Anthropomorphism

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The Emperor's Rout (1831)
A 40,000 year-old carving of a lion with human-like traits

Anthropomorphism is suggesting that non-human things have human-like traits, emotions, and intentions.[1] It is common for people to do this and considered to be an innate tendency of psychology.[2]

Anthropomorphism is often used in stories and art. It can mean making the thing shaped like a human. The story of the "Three Little Pigs" has a wolf and pigs who talk and act like humans. Mickey Mouse also talks and acts like a human. These are examples of a type of anthropomorphism called "furry".

The novel The Call of the Wild also uses anthropomorphism. The main character is a dog named Buck. Many other characters are dogs and wolves. In the story, the animals think and act more like humans than real dogs do.

Reasons for anthropomorphism[change | change source]

People can explain why they do things. People are usually not as good at knowing why non-human things also do things. This can lead to people assuming non-human things will act or think like humans.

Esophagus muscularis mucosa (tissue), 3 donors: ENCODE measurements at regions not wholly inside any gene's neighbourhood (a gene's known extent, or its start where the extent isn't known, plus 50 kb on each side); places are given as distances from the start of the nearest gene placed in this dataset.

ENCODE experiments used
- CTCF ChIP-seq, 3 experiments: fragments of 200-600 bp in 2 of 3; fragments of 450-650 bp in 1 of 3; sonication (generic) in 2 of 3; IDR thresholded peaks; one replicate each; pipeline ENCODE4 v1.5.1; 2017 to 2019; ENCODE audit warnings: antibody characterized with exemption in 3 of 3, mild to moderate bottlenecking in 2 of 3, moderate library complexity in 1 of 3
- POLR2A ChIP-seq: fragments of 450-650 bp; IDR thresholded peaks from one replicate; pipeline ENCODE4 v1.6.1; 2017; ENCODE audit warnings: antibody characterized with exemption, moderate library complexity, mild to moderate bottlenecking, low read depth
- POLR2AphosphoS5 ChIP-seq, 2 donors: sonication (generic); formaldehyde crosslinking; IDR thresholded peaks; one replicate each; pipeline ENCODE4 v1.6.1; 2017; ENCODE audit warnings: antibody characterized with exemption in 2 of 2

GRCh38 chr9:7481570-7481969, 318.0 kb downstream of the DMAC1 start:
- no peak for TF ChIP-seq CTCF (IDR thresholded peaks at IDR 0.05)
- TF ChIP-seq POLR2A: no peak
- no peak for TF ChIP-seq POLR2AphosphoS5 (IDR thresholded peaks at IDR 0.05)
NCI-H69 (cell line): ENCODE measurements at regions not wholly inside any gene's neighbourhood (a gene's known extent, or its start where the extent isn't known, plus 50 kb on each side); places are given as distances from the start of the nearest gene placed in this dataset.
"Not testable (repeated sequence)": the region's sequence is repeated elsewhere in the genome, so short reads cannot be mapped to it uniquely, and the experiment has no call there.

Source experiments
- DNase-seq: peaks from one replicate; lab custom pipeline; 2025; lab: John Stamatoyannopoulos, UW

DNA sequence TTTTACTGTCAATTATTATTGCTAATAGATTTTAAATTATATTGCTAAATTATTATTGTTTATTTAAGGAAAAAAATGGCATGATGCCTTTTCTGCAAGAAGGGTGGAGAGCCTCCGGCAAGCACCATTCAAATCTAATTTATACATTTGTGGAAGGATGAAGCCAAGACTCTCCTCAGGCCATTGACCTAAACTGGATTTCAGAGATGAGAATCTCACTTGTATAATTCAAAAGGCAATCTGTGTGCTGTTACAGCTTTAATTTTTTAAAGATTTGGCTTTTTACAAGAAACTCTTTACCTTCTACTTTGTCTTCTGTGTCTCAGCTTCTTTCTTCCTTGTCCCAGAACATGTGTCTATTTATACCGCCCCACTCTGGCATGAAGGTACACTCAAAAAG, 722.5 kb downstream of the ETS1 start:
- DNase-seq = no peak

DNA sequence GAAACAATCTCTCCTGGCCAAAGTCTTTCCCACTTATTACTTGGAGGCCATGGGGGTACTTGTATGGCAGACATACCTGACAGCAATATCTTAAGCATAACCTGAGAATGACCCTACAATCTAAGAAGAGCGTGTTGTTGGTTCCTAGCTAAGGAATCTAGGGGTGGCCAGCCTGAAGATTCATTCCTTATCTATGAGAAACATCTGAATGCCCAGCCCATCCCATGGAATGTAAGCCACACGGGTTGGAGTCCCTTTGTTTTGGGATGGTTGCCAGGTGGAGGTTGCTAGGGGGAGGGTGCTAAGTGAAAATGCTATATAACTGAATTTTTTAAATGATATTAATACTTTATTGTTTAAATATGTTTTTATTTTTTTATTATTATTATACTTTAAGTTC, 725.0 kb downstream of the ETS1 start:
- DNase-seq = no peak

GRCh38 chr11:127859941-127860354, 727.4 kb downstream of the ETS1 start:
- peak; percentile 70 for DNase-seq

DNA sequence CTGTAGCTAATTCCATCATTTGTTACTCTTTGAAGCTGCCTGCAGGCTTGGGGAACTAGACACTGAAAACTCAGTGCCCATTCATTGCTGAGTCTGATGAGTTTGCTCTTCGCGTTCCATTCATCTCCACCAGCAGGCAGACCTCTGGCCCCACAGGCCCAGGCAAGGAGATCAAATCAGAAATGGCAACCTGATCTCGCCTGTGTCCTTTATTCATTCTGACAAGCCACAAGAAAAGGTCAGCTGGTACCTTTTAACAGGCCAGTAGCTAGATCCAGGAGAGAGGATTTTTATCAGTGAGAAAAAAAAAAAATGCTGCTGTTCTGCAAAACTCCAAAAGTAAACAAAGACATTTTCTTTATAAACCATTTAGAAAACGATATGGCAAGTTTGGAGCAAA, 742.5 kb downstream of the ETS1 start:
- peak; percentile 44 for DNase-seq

Knowledge about humans is got early in life. It is more detailed than knowledge about non-human entities, and is better remembered.[3]

Related pages[change | change source]

  • Furry: Anthropomorphism where animals are shown as human-like in stories and art.

References[change | change source]

  1. Oxford English Dictionary. "Anthropomorphism, n." Oxford University Press, 1885.
  2. Hutson, Matthew (2012). The 7 Laws of Magical Thinking: how irrational beliefs keep us happy, healthy, and sane. New York: Hudson Street Press. pp. 165–81. ISBN 978-1-101-55832-4.
  3. Epley, Nicholas; Waytz, Adam; Cacioppo, John T. (2007). "On seeing human: A three-factor theory of anthropomorphism". Psychological Review 114 (4): 864–886. doi:10.1037/0033-295x.114.4.864. PMID 17907867.